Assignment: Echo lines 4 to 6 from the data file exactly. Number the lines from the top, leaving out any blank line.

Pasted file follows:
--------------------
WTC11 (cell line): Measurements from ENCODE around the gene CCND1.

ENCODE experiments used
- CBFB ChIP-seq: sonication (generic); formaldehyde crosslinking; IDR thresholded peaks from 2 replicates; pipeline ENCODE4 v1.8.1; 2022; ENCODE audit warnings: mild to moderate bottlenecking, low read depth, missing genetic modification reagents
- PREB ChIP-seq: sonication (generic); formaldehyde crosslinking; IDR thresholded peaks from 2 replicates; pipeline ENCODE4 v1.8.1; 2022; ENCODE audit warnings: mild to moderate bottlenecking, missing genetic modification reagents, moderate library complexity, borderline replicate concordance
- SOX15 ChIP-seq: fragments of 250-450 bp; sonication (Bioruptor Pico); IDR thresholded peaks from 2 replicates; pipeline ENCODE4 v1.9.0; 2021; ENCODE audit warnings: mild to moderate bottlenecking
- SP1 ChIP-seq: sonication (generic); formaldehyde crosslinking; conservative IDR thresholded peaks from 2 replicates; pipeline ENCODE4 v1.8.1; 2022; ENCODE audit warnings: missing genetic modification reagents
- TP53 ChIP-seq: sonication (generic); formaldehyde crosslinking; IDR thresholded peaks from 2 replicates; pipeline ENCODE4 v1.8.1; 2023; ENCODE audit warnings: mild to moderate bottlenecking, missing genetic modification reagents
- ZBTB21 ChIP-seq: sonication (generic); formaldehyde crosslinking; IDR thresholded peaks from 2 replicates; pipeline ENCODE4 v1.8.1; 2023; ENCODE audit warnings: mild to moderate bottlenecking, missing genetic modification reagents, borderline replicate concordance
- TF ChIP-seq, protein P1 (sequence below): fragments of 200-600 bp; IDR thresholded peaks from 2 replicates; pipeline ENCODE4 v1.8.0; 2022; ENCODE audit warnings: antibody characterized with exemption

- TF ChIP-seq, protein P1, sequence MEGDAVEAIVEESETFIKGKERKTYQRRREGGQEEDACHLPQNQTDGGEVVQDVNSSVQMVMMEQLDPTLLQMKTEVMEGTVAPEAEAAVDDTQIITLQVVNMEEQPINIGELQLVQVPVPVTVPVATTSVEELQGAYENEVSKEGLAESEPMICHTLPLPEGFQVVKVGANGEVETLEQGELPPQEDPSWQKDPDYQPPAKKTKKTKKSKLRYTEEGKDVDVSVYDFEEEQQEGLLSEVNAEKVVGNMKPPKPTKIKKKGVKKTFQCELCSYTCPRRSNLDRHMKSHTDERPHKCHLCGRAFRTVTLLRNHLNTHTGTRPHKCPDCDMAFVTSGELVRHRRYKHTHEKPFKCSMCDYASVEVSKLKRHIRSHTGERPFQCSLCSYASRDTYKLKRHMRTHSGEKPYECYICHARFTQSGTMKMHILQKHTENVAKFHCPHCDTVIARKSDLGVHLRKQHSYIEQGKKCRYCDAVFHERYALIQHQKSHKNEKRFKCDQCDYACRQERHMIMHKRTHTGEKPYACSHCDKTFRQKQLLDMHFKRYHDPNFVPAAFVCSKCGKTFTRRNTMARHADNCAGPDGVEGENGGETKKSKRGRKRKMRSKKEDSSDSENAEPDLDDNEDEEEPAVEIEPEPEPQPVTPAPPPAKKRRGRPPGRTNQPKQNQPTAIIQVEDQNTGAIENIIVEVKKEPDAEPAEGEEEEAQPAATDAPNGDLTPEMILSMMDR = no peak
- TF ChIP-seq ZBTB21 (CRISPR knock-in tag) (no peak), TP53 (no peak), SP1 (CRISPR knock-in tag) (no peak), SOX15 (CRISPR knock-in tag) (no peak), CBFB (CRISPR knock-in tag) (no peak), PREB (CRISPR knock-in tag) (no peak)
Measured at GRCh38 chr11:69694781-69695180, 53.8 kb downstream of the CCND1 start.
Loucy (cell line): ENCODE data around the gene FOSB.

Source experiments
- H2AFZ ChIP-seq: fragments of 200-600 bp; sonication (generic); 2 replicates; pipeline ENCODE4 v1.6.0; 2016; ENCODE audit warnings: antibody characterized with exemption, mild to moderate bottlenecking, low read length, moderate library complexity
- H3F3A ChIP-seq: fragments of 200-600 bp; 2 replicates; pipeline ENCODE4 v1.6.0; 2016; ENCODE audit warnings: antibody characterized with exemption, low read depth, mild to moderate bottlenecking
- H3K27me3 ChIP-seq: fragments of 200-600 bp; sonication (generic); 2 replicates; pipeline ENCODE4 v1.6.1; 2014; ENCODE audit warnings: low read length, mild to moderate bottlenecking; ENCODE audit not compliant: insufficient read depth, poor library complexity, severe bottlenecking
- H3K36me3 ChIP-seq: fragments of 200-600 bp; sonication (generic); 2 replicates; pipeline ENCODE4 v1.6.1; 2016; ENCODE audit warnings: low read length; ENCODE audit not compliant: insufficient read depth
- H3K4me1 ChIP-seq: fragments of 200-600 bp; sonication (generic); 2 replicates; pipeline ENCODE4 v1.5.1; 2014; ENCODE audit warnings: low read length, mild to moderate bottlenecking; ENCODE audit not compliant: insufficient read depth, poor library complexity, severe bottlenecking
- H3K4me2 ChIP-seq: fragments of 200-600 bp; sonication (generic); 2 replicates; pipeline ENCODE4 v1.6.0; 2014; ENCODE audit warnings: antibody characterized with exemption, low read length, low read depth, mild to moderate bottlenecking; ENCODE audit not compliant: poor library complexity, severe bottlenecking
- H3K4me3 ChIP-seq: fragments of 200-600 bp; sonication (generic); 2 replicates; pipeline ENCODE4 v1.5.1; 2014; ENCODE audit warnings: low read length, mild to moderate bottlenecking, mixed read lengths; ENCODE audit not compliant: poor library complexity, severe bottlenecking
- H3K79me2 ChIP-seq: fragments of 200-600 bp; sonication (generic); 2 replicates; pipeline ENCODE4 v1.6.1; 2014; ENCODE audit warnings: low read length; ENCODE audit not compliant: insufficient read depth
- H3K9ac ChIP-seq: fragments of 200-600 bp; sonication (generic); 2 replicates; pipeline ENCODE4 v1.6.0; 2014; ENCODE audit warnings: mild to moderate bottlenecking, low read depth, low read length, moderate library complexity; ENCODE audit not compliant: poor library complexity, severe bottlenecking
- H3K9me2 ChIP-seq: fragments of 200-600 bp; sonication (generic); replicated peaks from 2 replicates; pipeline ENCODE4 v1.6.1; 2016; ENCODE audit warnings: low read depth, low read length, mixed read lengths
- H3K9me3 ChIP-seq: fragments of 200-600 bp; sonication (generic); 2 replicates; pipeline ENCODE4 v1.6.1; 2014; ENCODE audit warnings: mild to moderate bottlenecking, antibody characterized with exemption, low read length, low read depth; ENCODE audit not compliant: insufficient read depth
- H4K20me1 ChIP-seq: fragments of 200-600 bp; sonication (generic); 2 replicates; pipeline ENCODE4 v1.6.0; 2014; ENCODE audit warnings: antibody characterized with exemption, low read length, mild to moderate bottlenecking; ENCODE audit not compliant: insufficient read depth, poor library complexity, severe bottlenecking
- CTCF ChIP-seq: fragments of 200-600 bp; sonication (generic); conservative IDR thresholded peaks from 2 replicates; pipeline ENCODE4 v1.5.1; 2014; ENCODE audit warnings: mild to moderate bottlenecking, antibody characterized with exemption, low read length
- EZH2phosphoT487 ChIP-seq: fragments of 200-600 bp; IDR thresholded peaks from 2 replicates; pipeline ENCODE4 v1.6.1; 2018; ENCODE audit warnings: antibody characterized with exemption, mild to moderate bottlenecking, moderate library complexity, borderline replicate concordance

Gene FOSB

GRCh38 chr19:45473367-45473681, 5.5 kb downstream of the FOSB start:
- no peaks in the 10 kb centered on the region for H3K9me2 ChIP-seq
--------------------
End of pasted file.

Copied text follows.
- PREB ChIP-seq: sonication (generic); formaldehyde crosslinking; IDR thresholded peaks from 2 replicates; pipeline ENCODE4 v1.8.1; 2022; ENCODE audit warnings: mild to moderate bottlenecking, missing genetic modification reagents, moderate library complexity, borderline replicate concordance
- SOX15 ChIP-seq: fragments of 250-450 bp; sonication (Bioruptor Pico); IDR thresholded peaks from 2 replicates; pipeline ENCODE4 v1.9.0; 2021; ENCODE audit warnings: mild to moderate bottlenecking
- SP1 ChIP-seq: sonication (generic); formaldehyde crosslinking; conservative IDR thresholded peaks from 2 replicates; pipeline ENCODE4 v1.8.1; 2022; ENCODE audit warnings: missing genetic modification reagents